From William Ellery
Newport [Rhode Island] August 19, 1794. “Since my last1 have arrived here the Schooner St. George of Montego Bay … captured on the High Seas by the Frigate La Concorde; also the Brig Perserverance of St. John New Brunswick … bound last from Turks Island for Newyork and captured on the high Seas, by the Privateer Sans Pareille.…2 Inclosed are copies of the papers produced to me.… I wrote a letter to the Governor of this State … inclosing … a copy of that part of your instructs. which relates to Privateers originally fitted out in the United States, and prizes brought or sent in by such Privateers.…3 Jean Baptiste Bernard the Prize master of the Perseverance has been apprehended on a charge of having murdered a man in Charlestown last June …4 and he has been confined in Gaol.…”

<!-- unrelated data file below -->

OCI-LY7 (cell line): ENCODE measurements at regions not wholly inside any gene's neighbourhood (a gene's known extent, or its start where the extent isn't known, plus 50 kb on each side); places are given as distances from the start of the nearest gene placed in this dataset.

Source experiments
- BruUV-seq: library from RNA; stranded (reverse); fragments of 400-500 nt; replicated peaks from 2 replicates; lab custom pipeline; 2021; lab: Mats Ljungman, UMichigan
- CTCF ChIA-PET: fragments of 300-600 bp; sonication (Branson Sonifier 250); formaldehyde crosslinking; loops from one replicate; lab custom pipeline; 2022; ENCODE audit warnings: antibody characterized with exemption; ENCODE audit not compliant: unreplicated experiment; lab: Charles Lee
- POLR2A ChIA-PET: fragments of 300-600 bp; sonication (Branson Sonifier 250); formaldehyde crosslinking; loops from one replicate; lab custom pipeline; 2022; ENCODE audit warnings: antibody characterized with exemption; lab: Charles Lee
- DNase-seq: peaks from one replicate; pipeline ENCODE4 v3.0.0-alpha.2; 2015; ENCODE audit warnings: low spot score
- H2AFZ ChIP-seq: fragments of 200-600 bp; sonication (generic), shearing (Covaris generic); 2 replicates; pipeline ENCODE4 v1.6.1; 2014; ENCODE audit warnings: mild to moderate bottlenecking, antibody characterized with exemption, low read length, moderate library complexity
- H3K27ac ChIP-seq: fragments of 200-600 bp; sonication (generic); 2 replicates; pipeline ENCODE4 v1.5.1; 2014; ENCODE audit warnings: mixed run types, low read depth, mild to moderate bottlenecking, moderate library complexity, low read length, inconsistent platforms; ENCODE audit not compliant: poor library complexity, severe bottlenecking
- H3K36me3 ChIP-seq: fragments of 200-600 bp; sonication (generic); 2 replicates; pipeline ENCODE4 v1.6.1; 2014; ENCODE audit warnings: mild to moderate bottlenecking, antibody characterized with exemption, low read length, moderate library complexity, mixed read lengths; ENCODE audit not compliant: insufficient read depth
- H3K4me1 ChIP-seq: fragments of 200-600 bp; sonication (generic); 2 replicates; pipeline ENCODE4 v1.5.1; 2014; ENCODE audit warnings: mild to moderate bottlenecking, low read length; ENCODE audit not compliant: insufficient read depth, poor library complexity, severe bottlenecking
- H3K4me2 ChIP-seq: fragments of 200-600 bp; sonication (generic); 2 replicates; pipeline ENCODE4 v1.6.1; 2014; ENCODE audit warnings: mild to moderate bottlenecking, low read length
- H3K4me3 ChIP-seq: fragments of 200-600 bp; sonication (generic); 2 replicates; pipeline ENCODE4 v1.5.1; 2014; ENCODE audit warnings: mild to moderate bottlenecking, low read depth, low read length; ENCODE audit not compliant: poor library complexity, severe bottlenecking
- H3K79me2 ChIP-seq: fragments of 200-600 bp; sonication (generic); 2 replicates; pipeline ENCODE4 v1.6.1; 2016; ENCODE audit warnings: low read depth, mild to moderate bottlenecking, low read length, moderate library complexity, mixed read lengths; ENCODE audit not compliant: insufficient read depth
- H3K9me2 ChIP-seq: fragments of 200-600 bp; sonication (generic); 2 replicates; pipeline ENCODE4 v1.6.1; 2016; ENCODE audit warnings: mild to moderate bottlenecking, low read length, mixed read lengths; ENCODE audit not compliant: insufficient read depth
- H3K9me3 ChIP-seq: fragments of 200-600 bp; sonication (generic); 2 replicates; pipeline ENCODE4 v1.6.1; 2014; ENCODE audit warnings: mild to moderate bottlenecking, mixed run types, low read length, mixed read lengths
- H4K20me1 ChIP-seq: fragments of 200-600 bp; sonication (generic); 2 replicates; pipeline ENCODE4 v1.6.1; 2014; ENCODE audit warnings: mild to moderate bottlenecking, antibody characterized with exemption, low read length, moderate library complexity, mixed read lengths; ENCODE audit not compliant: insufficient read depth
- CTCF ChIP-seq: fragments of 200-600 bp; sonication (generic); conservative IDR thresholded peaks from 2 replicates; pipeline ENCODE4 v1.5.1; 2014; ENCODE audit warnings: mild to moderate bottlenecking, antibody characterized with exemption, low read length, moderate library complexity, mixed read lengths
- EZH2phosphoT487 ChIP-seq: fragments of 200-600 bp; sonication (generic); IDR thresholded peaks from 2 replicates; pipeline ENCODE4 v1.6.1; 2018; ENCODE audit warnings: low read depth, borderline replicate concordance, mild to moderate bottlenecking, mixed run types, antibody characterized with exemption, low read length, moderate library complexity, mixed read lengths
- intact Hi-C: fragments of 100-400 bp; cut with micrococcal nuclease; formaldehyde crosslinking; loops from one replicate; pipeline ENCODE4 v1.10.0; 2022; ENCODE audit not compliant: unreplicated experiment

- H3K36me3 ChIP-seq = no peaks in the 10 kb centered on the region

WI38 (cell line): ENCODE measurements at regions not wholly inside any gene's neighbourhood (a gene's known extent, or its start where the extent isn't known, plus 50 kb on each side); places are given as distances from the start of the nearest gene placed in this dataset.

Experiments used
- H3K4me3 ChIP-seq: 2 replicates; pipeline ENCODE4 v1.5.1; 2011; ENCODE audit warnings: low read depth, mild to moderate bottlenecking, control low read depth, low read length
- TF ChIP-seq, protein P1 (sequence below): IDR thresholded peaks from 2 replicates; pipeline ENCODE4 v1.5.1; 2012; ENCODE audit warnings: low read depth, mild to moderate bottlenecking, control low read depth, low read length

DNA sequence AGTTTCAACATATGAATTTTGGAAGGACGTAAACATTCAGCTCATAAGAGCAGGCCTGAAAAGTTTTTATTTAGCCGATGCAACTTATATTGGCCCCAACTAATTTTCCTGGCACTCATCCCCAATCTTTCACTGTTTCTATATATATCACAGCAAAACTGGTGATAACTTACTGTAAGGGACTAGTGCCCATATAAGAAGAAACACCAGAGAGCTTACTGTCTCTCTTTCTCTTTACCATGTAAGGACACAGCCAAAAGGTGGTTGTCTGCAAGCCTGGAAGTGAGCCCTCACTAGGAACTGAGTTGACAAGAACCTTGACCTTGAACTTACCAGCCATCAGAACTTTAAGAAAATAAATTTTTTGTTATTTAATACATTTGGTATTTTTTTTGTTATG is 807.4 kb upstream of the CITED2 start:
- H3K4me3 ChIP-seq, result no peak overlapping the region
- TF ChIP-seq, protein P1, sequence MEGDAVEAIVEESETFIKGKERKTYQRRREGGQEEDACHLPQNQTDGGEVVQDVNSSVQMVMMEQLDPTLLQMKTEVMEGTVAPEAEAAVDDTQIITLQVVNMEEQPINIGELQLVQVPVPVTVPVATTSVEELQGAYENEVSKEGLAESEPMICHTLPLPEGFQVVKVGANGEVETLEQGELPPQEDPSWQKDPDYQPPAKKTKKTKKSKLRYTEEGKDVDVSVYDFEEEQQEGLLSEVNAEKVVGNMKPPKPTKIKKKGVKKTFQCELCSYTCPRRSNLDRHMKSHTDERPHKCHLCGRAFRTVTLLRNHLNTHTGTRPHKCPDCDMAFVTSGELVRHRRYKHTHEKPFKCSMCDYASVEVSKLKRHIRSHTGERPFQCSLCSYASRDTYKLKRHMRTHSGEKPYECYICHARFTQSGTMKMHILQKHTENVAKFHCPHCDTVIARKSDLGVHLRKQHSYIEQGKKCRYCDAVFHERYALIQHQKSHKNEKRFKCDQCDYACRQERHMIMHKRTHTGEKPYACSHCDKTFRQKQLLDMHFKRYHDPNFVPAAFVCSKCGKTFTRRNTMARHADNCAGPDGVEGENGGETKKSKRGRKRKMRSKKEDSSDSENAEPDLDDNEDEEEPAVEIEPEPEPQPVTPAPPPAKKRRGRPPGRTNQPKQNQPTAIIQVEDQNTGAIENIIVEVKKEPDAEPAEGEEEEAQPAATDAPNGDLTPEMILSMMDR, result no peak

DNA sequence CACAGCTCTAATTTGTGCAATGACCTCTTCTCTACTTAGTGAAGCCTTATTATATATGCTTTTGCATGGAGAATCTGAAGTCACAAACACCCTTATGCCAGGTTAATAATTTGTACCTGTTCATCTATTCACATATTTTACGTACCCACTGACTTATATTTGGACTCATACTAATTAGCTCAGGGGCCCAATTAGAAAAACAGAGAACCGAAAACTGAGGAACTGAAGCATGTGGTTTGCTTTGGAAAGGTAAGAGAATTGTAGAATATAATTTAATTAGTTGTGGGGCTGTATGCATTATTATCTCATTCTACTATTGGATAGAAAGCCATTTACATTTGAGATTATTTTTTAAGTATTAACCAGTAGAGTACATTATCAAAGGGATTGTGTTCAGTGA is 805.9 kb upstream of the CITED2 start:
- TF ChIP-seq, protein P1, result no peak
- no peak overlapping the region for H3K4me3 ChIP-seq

LC, Newport Historical Society, Newport, Rhode Island.